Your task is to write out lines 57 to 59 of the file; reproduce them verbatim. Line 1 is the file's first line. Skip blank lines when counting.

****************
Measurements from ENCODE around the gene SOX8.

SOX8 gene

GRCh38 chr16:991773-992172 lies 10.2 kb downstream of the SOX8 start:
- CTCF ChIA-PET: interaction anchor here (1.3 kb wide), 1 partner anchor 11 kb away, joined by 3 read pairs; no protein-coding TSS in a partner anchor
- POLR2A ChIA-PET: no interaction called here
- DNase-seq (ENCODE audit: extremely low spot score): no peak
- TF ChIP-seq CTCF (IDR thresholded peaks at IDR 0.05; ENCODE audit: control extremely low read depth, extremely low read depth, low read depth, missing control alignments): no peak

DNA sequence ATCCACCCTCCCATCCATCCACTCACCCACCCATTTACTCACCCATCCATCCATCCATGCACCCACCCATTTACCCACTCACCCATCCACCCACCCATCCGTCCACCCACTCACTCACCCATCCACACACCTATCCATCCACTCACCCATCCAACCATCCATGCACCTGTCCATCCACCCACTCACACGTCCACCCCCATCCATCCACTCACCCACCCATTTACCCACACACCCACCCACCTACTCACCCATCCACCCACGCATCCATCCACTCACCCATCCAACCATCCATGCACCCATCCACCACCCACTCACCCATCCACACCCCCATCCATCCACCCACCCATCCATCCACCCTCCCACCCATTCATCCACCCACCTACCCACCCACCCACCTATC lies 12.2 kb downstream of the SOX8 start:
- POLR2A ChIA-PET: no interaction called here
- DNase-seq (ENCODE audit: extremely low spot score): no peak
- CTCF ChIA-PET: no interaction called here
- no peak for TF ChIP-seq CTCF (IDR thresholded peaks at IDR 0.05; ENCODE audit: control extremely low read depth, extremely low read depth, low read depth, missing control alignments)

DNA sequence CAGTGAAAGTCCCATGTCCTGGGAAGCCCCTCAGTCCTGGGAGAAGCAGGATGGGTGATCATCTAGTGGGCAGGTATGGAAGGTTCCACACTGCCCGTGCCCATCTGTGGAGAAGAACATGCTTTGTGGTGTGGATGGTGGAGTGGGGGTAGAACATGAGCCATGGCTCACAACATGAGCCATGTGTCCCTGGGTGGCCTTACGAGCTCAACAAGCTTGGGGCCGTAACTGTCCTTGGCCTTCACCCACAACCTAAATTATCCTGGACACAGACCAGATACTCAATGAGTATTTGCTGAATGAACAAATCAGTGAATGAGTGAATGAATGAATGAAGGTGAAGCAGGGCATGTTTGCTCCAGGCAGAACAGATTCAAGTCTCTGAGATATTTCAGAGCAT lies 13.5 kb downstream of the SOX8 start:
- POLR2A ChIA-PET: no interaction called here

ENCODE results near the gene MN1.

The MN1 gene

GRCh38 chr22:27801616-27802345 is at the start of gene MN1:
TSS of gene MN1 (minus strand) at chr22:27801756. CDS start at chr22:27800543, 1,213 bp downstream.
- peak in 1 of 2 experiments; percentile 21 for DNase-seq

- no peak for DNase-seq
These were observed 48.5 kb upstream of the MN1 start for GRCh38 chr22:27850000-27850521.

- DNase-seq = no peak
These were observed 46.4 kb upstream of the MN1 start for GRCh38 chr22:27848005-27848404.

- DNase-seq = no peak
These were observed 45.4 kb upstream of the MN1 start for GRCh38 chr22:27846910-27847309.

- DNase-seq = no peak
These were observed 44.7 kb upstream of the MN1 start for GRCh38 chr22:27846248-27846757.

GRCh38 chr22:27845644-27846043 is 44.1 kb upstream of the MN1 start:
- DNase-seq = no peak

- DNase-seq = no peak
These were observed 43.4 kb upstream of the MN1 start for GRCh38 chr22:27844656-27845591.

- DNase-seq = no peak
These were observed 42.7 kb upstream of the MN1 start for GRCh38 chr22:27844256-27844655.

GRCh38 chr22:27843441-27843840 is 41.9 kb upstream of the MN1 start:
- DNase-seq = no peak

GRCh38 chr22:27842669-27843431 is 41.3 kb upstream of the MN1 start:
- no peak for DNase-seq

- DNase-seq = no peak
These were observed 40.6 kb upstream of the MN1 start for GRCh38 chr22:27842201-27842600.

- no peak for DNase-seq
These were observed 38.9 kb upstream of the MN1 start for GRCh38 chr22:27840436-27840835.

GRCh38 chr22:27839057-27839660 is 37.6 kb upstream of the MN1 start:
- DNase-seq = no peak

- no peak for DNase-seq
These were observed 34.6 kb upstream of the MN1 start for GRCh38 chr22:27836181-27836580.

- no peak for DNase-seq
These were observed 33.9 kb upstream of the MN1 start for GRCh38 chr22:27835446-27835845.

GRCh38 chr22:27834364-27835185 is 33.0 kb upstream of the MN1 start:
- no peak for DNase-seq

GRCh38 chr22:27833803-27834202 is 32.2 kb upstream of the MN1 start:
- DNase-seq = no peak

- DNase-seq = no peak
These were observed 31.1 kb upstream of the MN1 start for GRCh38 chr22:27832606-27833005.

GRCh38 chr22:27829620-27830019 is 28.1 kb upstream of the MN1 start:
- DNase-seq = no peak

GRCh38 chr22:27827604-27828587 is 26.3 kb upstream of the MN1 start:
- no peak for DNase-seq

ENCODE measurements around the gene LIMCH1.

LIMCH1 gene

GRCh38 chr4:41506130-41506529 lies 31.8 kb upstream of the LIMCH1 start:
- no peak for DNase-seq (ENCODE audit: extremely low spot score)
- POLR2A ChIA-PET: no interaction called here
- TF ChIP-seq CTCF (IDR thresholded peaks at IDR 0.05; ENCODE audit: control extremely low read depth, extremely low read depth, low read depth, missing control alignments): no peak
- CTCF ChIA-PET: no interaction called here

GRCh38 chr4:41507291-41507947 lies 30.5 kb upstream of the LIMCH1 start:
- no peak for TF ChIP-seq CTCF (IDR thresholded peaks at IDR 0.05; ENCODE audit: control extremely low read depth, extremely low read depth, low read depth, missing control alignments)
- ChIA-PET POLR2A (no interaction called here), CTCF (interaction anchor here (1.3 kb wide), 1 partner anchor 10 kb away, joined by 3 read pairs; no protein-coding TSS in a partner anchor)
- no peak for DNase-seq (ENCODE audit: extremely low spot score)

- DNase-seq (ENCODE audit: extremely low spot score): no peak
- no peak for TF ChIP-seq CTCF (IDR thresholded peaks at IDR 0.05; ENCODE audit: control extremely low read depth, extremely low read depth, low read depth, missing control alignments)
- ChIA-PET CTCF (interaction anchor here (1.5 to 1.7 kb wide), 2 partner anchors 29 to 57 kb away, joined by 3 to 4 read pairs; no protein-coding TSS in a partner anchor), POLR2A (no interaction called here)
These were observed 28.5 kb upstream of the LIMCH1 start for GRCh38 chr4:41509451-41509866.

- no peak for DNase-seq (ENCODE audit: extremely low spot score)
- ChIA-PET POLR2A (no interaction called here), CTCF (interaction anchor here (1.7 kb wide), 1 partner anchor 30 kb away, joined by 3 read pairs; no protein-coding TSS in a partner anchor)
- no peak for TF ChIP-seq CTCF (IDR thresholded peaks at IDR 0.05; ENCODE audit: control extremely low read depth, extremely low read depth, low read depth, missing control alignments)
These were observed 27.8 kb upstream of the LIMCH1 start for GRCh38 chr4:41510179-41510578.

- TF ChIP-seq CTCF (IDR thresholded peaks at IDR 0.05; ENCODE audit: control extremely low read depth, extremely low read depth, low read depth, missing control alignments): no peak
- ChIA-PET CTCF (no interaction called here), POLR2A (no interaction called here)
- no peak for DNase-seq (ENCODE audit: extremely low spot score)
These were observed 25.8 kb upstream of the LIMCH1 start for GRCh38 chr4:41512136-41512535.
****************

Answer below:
- no peak for DNase-seq

ENCODE measurements around the gene LIMCH1.

LIMCH1 gene